It is very easy to diagnose the condition of a sinful society and point out the ungodly practices that characterize a generation, or even a nation. I along with other ministers that I know talk about, write about and preach about these ungodly practices, and rightly so. However, I want to deliberately emphasize that there is major blame at the doorstep of the American church (as well as the church in other nations) and her lack of commitment to prayer, as well as her own sin (which I believe is directly connected to her neglect of prayer). To refuse this reality is to perpetuate our weakness and lack of ability to make a real difference in this dark hour of history.

I have said for years that it is amazing to see the strides we have made in the church when it comes to our ability to spread the gospel. Our media outlets are vast to say the least. From television, to radio, to music, to books, to social media and beyond, we are able to cover the world with ministry expressions 24/7. Despite these technological advances, our nation and other nations continue to free-fall into darkness.

With all the advances in the modern church, the truth is that we are by and large backslidden in our commitment to prayer. Although this is true, I firmly believe that there are those who are in the place I am today—a place where men and women of past generations have willingly stepped into with a fervor that would not subside, a place of dying to self and coming alive to God’s burden where we begin to feel what the Lord feels regarding a generation that does not know Him (this generation is also present in the church), a place where we refuse to go through the motions of dead religion void of God’s power, a place where we fasten or chain ourselves to prayer and refuse to recant.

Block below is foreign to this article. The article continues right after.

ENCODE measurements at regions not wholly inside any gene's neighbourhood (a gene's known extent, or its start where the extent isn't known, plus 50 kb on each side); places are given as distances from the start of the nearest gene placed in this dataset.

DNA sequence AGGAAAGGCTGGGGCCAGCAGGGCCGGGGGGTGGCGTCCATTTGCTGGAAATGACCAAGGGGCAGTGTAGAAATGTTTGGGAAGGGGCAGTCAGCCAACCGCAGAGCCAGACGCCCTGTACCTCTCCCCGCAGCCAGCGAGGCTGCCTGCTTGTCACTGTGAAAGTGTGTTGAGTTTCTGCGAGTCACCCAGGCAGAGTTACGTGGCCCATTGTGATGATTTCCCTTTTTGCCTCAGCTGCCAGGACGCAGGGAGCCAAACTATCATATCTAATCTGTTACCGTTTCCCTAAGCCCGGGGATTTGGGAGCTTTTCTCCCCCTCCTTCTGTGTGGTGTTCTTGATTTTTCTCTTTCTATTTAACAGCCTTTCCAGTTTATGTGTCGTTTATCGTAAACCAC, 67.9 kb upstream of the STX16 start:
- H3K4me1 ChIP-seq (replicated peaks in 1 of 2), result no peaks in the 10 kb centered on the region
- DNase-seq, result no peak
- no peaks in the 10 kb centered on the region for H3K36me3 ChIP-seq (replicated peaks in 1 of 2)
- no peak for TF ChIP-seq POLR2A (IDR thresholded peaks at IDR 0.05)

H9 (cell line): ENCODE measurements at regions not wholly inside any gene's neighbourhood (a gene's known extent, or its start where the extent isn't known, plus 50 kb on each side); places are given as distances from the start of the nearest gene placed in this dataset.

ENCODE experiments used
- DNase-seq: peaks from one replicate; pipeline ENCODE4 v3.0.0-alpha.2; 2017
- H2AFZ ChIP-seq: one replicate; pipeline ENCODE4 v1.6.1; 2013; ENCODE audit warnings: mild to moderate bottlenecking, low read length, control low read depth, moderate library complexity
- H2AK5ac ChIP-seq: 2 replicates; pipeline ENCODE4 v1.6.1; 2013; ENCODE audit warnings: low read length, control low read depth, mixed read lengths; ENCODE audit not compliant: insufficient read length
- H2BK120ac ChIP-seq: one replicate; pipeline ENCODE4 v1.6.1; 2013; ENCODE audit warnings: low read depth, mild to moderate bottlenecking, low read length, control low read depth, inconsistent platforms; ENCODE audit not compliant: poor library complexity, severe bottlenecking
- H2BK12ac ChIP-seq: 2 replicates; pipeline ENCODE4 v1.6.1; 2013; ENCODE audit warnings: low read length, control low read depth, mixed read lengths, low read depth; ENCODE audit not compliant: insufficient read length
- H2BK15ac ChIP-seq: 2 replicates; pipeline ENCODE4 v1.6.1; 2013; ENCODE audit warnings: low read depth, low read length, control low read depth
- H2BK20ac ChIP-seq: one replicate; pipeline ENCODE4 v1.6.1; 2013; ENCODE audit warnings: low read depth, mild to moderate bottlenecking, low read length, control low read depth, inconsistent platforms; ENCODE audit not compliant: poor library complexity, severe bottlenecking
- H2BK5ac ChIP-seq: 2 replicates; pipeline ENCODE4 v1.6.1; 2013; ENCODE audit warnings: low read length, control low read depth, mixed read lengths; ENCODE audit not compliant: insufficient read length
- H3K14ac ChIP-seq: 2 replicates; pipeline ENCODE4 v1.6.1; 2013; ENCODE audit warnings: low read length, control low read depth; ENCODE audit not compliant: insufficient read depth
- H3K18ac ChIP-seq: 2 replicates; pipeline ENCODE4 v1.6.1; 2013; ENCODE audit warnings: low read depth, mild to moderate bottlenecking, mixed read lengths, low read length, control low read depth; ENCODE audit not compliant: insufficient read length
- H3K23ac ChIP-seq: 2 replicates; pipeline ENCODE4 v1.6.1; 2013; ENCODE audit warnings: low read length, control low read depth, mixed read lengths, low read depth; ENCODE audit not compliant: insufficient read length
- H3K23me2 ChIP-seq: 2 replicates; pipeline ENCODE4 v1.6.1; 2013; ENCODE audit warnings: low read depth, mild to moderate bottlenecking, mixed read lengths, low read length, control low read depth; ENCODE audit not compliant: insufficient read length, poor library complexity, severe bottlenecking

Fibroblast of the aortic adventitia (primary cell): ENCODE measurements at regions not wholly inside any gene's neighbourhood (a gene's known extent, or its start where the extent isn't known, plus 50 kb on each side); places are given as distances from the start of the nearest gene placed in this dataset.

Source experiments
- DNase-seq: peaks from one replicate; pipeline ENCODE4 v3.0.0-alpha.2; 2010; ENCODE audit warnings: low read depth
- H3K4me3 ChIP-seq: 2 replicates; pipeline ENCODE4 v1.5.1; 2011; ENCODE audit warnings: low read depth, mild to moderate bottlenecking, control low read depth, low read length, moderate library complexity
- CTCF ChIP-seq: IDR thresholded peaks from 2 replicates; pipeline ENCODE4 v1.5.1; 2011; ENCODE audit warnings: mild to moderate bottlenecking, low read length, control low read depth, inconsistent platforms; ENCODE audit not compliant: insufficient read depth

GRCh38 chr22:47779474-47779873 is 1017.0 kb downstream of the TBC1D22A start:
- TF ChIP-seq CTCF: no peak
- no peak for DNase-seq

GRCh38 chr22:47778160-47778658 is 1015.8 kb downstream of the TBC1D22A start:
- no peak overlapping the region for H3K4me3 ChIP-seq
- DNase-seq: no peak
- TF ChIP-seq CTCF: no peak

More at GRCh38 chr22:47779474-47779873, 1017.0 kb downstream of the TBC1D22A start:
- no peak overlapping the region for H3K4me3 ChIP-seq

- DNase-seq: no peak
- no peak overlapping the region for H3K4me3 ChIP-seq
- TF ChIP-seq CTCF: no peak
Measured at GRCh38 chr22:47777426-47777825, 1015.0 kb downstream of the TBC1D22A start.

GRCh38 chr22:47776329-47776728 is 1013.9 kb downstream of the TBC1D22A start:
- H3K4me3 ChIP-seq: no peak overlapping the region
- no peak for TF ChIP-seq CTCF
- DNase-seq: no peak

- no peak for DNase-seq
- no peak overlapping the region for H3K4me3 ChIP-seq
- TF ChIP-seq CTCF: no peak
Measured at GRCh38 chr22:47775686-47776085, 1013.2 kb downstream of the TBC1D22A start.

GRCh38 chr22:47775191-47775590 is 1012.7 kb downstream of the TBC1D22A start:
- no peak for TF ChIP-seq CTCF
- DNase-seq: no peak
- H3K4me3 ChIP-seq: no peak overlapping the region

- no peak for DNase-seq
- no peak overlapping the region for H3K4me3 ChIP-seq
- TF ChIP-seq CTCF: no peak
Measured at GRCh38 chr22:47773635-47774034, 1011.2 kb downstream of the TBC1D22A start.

As I write this, my prayer is that we would see a revival of prayer in the church once again. May the Lord raise up more prayer warriors such as John Hyde, E.M. Bounds, William and Catherine Booth, Evan Roberts, Amy Carmichael, David Brainerd and more. May there be an army of intercessors who are willing to feel the pain of God’s heart for a generation in desperate need of revival and awakening as Jeremiah did when he cried in Jeremiah 4:19 (ESV): “My anguish, my anguish! I writhe in pain! Oh the walls of my heart! My heart is beating wildly; I cannot keep silent, for I hear the sound of the trumpet, the alarm of war.”

Closing Prayer Quotes

—”A restless thirst, a sacred infinite desire that is what I want for my own heart.” —A.W. Tozer

—”Make me thy fuel, flame of God.” —Amy Carmichael

—”One should never initiate anything that he cannot saturate with prayer.” —Anonymous

—·”The greatest thing anyone can do for God or man is pray.” —S.D. Gordon

—·”Men may spurn our appeals, reject our message, oppose our arguments, despise our persons, but they are helpless against our prayers.” —J. Sidlow Baxter

—”Satan does not care how many people read about prayer if only he can keep them from praying.” —E. Billheimer

—·”Talking to men for God is a great thing, but talking to God for men is greater still.” —E.M. Bounds

Keith Collins is the founder and president of Generation Impact Ministries. He is actively involved in itinerant ministry and writing and speaks in various settings nationally and internationally on a regular basis. In recent years, Keith served as the president of the Brownsville Revival School of Ministry and as the director of FIRE School of Ministry, which were both born out of The Brownsville Revival in Pensacola, Florida. His recent book, Samuel’s Arising: Waking Up to God’s Prophetic Call, is now available on Amazon. You can contact Keith via his website at keith-collins.org.